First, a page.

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The Glitz and Glamour of Teen Pregnacy
Rhonda on stairs 4 2010.jpg

Contrary to popular belief, teen pregnancy has its perks.

There’s really nothing more life altering, thrilling and poignant than to be expecting a baby when one should be expecting a high school diploma.

The lucky ones with the right last name and or happenstance opportunity, are surrounded by supportive people, 24/7 assistance, hair and make-up folks  and they get to opt out of those pesky Chemistry and English classes or high school altogether if they so desire AND can get paid an enormous salary on a reality show or get to "dance with stars".

Not only that, if you play your cards right, people will soon come to know you as a quasi-celebrity, they will recognize your  name and face and may ask for you autograph. 

 Someone’s been keeping those details a secret.

Its almost magical really. Other teens just like you can dream of their day in the teen pregancy spotlight.  We haven't even mentioned the speaking engagements, limo's and media calls and the life happily ever after. 

 With all of this good stuff going on, who wouldn't want to be a teen parent? 

 I was thinking it would behoove us to tell some of the girls in the hood, barrio, trailer parks and the other middle class neighborhoods about this opportunity so they can prepare for their auditions as well. We could immediately improve the unemployment statistics nationwide and take many off of the government assisted social programs that so many despise.   Since some of these unfortunate angels already meet the criteria for the job (under 18, baby on the way, uneducated, jobless boyfriends, family dysfunction and unemployed or underemployed), surely they can apply for their own shows too right? Or does this opportunity only apply to certain folks?

On a personal level, I wish someone would have told me about this life in 1979! Anyone could have clued me in when I was walking around my hood, in my purple Converse tennis shoes, my maternity jeans and lavender smock top wondering where my life was headed and my next can of Similac was coming from. Where the hell was the camera crew and my invitation to People magazine to pose on their cover?

Oddly, there were no contracts coming over my fax machine, “oh that’s right”, I didn’t have a fax machine. Anyway, this is a  protest! Where is the back pay owed for years of missed opportunity on TV? I could have written a book while it was all still fresh on my mind.  The media never showed up to my house after baby number one when I was fifteen and a half, or baby number two at age seventeen. No one came to photograph me and my cute daughters. No press arrived to watch me take my GED, graduate from college or to take a photo of my transcripts when I made the Deans List.

ABC News wasn’t at the gate when I started my first federal job at 19 or when I promoted up the corporate ladder in my correctional career and beat the odds. I couldn’t even get Joan Rivers to put the microphone in front of me after the first book was published with the first born daughter. 

Not one call, press release or request from an editor to ask me to share my teen pregnancy story or invite me over to the studio to share. Why is that?

Did I live on the wrong side of the Russian fence?  Does the rest of the world’s population of pregnant teen girls live on the wrong side of the tracks? Where is their PR person to help gain them notoriety and paychecks so they too can benefit from the brokeness and seriousness of the state of their lives?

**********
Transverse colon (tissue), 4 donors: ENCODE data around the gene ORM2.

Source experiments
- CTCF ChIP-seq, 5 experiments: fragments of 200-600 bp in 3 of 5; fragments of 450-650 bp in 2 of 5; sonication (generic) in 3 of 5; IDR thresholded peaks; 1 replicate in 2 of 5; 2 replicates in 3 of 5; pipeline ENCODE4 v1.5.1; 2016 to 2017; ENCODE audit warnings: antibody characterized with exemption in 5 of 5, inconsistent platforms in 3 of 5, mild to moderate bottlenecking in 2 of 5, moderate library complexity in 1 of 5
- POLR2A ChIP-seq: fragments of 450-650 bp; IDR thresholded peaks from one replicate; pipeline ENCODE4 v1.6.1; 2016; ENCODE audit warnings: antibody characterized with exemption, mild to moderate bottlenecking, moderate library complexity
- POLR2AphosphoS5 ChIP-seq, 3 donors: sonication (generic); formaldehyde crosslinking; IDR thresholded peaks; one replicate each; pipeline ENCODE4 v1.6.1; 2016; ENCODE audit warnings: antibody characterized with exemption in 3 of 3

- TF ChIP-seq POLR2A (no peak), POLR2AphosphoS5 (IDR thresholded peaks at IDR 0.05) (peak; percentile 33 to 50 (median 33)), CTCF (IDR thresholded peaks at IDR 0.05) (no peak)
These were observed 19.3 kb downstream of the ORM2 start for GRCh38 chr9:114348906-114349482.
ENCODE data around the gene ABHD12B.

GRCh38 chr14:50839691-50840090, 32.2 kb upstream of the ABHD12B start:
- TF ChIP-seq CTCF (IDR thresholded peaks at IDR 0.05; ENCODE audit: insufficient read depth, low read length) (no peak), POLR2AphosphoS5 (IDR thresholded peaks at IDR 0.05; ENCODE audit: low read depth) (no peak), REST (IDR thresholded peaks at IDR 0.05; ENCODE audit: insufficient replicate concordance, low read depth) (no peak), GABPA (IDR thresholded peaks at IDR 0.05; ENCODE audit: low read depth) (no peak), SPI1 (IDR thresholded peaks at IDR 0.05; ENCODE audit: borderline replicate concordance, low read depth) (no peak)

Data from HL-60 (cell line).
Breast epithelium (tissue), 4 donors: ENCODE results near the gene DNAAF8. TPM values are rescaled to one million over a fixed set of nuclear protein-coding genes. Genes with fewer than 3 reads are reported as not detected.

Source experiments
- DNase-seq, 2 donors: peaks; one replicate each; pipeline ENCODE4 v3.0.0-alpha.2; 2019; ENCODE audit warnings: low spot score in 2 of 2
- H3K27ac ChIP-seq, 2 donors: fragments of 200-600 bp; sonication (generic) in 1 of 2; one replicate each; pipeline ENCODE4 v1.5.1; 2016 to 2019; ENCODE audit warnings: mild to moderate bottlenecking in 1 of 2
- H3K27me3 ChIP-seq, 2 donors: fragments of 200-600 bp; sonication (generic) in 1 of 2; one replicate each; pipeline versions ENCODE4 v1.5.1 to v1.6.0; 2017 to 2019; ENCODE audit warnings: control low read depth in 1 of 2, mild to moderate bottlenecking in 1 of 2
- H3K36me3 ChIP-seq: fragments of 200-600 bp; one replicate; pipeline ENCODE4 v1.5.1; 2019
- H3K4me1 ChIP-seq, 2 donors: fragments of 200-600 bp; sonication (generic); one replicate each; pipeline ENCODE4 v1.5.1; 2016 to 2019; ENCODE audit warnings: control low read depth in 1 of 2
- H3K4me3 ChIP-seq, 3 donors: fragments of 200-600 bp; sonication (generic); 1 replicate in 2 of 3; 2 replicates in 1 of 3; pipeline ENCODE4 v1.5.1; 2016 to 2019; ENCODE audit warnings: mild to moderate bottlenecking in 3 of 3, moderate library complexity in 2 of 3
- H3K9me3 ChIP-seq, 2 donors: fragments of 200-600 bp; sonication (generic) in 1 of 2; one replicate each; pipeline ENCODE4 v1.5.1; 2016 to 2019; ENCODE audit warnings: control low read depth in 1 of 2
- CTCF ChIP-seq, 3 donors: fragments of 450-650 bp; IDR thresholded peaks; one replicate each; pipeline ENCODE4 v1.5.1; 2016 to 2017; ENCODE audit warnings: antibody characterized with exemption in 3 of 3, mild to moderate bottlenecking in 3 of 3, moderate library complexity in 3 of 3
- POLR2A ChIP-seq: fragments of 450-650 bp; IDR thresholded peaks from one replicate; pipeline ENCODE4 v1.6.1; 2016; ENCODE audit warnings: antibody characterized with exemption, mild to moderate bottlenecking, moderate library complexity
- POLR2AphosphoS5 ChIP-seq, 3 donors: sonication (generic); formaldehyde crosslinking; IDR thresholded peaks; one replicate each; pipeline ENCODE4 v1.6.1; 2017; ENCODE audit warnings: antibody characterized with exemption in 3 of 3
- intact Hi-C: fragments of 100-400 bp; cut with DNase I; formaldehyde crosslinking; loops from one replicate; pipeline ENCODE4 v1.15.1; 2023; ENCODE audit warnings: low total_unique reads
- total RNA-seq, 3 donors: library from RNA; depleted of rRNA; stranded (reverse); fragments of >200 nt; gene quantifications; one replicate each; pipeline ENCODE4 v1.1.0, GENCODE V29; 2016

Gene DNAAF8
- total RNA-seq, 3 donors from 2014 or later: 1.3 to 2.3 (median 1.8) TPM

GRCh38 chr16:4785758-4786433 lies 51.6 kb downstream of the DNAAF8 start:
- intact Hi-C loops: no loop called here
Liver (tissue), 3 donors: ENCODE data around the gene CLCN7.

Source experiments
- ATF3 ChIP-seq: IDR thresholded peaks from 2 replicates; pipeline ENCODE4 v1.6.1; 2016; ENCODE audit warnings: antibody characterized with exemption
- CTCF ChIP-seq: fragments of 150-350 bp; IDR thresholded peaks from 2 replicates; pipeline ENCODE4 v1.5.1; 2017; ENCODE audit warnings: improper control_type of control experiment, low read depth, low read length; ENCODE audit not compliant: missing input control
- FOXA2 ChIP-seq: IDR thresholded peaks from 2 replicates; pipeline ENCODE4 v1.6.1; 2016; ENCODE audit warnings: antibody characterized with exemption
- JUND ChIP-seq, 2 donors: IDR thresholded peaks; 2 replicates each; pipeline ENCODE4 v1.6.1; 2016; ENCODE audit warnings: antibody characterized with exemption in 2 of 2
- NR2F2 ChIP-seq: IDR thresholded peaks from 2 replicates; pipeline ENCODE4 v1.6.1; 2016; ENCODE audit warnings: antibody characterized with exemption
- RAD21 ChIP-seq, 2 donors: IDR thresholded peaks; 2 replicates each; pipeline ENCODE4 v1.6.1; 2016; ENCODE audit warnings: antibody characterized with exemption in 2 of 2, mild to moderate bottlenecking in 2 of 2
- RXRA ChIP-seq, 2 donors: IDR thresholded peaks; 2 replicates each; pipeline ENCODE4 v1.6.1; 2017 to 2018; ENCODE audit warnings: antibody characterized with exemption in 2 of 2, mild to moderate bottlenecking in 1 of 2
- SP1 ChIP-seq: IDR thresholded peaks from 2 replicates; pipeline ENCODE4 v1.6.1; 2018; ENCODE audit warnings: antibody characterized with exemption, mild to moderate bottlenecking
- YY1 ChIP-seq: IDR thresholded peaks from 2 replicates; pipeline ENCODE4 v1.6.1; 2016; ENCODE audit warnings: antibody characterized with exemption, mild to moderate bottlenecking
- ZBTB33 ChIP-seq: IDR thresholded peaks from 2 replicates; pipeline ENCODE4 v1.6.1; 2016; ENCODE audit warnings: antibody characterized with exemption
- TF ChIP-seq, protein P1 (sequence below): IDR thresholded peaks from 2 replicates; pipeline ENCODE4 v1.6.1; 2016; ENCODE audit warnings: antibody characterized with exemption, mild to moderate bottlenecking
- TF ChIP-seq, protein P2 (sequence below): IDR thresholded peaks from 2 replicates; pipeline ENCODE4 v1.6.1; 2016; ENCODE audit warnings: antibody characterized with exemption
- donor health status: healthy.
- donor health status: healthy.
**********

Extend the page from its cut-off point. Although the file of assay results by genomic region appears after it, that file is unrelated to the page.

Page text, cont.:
I missed my proms, social interaction with my peers, going to football games. I missed the opportunity to grow up and be responsible for me. My wreckless behavior and lack of supervision didn't land me a TV show or book deal. I like most of the others in that situation, endured sleepless nights from colicky babies crying, late night diaper changes, and night feedings while studying red eyed for my GED. I cried more than I care to think about. My home didn’t have cameras. It had chaos on many different fronts complete with broken people and spirits.

There were no paychecks for my mistakes, only struggling, worry and character building situations. I was lucky though. I always had a place to live and divine intervention saw to it that I had the wherewithal to pull myself up from my bootstraps and dig deep, to keep going and make something of my life. Not because my family had the right last name, but because I knew I had to do something to save myself and my children. I also had a Mom who inspite of her own troubling life, loved me and helped me. She was gracious enough to teach me about a higher power to call upon when things got too rough.

My thoughts are, if we are going to highlight these situations and give others the opportunity to capitalize on their poor choices, and such difficult and life changing experiences such as teen pregnacy, we need to 1) keep it all the way real and 2) extend that opportunity to those on the other side of the tracks as well.

By Rhonda E. Frost

9 Comment count
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Congratulations on all you've accomplished...

Rhonda--You have truly made yourself successful. So happy for you and your children. I hope you have many happy days (nobody gets all happy days)and you get to enjoy vicariously some of the things you missed as you provide a better life for your kids.

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Thanks Sue!